-The chaos that is Hanoi hit us like a truck as we arrived in Vietnam’s capital.
Although we were pretty stressed about getting into Vietnam with our online visas, we actually had no trouble at all! It was definitely worth me printing off proof of our onward transport out of Vietnam (it just made life easier at check-in), but other than that showing the visas we had sorted a couple of weeks earlier online was absolutely fine!
Landing safely in Hanoi after a 1hr flight (Bangkok Airways) from Chiang Mai, the stunning views that I had glimpsed on our descent left me absolutely buzzing to hit the city! We had a minor hiccup in that our pre-arranged taxi was nowhere to be found; luckily, an information booth allowed us to make one phone call to our hostel, and we were soon on our way.
Nothing could have prepared us for the outright chaos of the Hanoi roads. Weaving through lanes, no seat belts, using a phone, scooters driving literally anywhere they wanted- our journey ticked every box! We were therefore incredibly relieved to arrive safely at Flipside hostel and be met with a cold beer; the chilled-out atmosphere and amazing staff (the lovely Eoin from Ireland gave us a warm welcome) made an immediate positive impression on us, as did the clean, comfortable dorm beds (which all have a privacy curtain, plug socket, light and storage space).
We decided to explore Hanoi while getting lunch, as well as changing some money into VND (the currency is MAD- £1=30,000 dong! We did learn pretty quickly, though, that everyone basically just ignores the 1000- £1= 30K- which makes everything easier).
Just as we realised the chaotic scooters are actually all moving really slowly, Hanoi may initially appear to be an absolute maze, but is in actual fact highly organised and easy to navigate (the streets are clearly named and numbered). We did, however, still have difficulties finding somewhere to eat; my travelling companion was very anxious about food poisoning, to the point that we spent around an hour wandering around aimlessly…
I persuaded my friend that our best bet was to go wherever was busy (a guiding philosophy that I think is, as they go, pretty good when it comes to foreign food). Our first experience of Vietnamese food was ‘Bun Cha’; consisting of rice noodles, salad leaves, some kind of broth and pieces of grilled pork, we soon learnt that it was a DIY operation, using chopsticks to serve yourself from the main plates into our little bowls.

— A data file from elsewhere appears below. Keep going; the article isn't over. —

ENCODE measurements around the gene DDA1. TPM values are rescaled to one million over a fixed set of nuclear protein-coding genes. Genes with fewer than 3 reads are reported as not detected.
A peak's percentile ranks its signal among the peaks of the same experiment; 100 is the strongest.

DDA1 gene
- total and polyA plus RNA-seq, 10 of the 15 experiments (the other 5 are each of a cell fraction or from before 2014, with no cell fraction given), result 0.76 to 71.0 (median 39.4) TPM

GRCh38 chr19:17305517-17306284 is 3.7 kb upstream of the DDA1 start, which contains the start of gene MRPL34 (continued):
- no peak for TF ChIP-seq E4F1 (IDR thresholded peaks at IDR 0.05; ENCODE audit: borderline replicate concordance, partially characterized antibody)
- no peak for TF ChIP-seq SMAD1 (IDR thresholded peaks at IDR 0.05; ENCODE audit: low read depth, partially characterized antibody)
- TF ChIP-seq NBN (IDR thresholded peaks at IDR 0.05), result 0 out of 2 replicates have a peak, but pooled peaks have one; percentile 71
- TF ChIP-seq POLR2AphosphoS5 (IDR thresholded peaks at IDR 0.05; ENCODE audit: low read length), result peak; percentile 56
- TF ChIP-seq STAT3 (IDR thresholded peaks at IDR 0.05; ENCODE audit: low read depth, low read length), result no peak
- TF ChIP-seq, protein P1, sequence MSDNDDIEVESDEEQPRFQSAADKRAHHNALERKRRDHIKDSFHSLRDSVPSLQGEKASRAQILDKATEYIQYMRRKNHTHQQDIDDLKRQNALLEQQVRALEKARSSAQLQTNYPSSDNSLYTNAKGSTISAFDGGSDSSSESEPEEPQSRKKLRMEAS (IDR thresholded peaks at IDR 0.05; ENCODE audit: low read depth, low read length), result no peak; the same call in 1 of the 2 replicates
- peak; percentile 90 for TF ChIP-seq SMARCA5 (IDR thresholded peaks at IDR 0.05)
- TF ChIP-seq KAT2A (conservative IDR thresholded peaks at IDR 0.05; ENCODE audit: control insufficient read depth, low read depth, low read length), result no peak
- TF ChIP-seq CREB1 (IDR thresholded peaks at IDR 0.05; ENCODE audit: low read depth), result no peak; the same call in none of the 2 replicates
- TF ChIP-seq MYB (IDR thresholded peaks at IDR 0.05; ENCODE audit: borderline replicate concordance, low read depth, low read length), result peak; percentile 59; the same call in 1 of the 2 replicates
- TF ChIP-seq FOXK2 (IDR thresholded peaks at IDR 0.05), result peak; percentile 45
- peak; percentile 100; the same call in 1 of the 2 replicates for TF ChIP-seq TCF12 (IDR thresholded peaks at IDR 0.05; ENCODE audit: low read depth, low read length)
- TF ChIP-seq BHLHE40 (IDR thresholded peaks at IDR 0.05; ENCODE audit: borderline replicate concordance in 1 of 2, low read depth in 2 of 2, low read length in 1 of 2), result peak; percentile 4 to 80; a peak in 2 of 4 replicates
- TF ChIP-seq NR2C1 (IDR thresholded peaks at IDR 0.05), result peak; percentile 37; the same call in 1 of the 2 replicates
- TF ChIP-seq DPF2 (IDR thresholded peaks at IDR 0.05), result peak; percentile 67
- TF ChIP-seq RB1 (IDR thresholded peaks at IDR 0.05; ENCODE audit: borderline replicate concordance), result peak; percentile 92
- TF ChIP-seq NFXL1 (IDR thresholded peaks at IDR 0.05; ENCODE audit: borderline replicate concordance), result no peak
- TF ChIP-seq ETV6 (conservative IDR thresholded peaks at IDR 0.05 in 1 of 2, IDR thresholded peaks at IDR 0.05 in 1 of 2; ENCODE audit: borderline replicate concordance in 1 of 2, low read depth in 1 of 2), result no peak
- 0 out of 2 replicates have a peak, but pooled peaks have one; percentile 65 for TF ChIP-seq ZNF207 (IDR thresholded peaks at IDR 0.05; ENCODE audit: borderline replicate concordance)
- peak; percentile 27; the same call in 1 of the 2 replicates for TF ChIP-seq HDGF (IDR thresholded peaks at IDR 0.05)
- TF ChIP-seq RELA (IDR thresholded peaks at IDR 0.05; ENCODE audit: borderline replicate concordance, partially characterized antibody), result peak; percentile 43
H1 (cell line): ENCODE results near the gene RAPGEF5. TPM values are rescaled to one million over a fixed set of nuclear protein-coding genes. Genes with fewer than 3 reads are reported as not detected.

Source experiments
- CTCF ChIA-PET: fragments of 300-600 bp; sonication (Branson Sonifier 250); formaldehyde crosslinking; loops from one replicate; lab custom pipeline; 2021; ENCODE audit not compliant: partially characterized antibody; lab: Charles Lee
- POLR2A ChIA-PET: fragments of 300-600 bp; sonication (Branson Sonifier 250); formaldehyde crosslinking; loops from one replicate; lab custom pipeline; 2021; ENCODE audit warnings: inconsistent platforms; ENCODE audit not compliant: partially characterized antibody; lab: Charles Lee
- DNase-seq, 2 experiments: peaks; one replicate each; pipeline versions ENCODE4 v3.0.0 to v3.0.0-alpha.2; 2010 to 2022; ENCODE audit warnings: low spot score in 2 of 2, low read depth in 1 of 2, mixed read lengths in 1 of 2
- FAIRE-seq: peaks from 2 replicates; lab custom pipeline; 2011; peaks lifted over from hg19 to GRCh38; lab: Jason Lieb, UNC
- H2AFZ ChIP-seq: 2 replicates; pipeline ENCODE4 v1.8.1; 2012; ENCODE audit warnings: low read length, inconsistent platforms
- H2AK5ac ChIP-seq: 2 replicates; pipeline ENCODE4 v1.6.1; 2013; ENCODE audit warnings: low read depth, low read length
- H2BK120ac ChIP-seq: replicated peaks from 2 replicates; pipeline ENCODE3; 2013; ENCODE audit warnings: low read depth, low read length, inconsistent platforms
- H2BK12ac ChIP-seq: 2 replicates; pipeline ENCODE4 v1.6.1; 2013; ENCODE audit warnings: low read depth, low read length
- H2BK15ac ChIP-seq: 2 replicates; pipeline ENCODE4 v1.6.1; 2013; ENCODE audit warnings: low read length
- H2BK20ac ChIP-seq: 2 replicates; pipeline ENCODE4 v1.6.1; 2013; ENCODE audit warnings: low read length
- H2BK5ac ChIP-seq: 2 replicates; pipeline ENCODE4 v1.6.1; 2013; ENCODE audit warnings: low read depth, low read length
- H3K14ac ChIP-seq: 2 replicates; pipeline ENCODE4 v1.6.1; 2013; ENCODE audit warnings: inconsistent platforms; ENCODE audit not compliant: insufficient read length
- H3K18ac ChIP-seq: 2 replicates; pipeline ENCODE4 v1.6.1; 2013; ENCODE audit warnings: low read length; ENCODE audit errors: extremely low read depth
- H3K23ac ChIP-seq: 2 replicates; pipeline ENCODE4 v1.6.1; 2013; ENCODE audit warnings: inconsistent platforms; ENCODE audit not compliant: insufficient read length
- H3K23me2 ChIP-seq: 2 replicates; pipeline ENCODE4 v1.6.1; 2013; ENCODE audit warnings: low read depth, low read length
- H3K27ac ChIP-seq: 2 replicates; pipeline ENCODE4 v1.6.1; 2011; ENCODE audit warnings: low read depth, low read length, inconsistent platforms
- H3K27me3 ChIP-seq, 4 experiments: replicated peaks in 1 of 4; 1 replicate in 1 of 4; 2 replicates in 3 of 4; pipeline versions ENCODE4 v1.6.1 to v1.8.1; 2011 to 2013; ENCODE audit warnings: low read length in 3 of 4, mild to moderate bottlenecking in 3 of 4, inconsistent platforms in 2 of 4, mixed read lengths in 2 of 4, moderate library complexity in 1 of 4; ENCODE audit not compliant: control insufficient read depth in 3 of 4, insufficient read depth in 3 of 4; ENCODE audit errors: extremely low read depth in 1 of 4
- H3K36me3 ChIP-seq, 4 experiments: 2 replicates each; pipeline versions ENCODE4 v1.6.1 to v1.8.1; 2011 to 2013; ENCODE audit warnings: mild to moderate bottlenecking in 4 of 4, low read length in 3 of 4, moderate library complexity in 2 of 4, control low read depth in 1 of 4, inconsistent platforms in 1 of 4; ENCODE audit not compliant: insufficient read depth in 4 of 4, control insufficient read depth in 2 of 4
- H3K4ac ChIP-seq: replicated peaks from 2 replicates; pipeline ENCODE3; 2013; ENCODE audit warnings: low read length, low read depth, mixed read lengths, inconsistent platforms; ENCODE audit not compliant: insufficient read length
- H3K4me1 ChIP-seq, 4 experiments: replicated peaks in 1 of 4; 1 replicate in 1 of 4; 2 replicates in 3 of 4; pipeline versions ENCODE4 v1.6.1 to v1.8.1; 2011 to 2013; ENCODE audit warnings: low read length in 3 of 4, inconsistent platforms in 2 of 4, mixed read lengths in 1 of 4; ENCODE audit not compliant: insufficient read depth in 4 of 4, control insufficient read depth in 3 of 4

Struggling as we sat amongst the fumes and oppressive heat of a Hanoi Street, oh how I missed the Pad Thai of sleepy Chiang Mai!! In hindsight, my limited appetite definitely didn’t make the most of the popular ‘Bun Cha’. However, for 75K dong (just over £2), we could hardly complain!!
Squeezing in a cold shower (I was literally dripping with sweat minutes after leaving the hostel), we then headed to Hoàn Kiem Lake (which is relatively easy to find, in basically a straight line from Flipside hostel). It was nice to get at least a semblance of fresh air coming off the lake as well as some easy entertainment; a couple of students came up to us and asked if they could practise their English with us?! This seemed a bit weird to us, but the girls were really sweet (one of them recommended that I try egg coffee, which again sounded a bit strange…) and generally harmless.
Hanoi is absolutely nuts. What I liked most was that it was EXACTLY how I had imagined a Vietnamese city; with scooters everywhere, a multitude of electrical cables crossing the sky like scars, thick fumes, women carrying baskets full of fruit to sell on the streets, it provides a constant bombardment of the senses!
My night took an unexpected turn, as my travelling companion explained to me how much she was hating South-East Asia. I had also found Hanoi a bit of a shock to the system, but she said it was making her physically sick- after we ordered some food, she left me alone in the rooftop bar to go to bed at 8pm?!
I decided that I had two options- either go to bed or try to make the most of my evening. Remembering the philosophy of one of my closest friends PG, “You don’t remember the nights you got lots of sleep”, I opted for the latter. Rather sheepishly approaching a group of four girls at the bar, explaining my situation and asking to sit with them, I was pleasantly surprised at how welcoming and sweet they were.
Part of the G Adventures Indochina tour, I loved hearing all of their adventures, and took them up on their offer to spend the evening out in Hanoi with them.
We went back down to the lake, where we saw a HUGE crowd watching some Vietnamese boy band perform on a temporary stage space. We then ordered some food and drinks in a nearby restaurant called “Flower”- it transpired that this was apparently the restaurant’s last day of business; almost nothing was in stock, and the waitress genuinely couldn’t have cared less! Still, 2 vodka lemonades and a bottle of water for the equivalent of £1 cannot be knocked!
Hitting what seemed to be Hanoi’s ‘Pub Street’, we pushed our way from a PACKED Street into an even busier tiny little bar! Seated on tiny plastic chairs outside the bar, we soaked up the atmosphere of night-time Hanoi; I think this was a turning point in me falling in love with the city.
Returning to Flipside for a few more drinks before going to bed, I was extremely grateful to the group that let me tag along for the evening! (I was also really proud of myself for being brave and turning my night around… thanks PG 😉 )